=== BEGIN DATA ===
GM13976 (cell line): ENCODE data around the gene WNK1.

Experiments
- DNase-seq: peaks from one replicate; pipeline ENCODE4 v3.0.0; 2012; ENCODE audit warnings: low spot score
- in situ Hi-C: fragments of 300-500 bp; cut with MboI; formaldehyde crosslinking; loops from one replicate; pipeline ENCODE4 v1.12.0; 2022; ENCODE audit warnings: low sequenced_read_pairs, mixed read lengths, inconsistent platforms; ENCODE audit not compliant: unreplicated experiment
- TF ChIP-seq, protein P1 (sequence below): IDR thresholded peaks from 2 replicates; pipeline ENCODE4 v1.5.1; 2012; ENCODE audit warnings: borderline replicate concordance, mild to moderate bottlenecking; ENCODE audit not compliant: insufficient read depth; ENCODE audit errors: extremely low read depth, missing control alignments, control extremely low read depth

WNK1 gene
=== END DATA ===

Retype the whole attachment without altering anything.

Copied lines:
GM13976 (cell line): ENCODE data around the gene WNK1.

Experiments
- DNase-seq: peaks from one replicate; pipeline ENCODE4 v3.0.0; 2012; ENCODE audit warnings: low spot score
- in situ Hi-C: fragments of 300-500 bp; cut with MboI; formaldehyde crosslinking; loops from one replicate; pipeline ENCODE4 v1.12.0; 2022; ENCODE audit warnings: low sequenced_read_pairs, mixed read lengths, inconsistent platforms; ENCODE audit not compliant: unreplicated experiment
- TF ChIP-seq, protein P1 (sequence below): IDR thresholded peaks from 2 replicates; pipeline ENCODE4 v1.5.1; 2012; ENCODE audit warnings: borderline replicate concordance, mild to moderate bottlenecking; ENCODE audit not compliant: insufficient read depth; ENCODE audit errors: extremely low read depth, missing control alignments, control extremely low read depth

WNK1 gene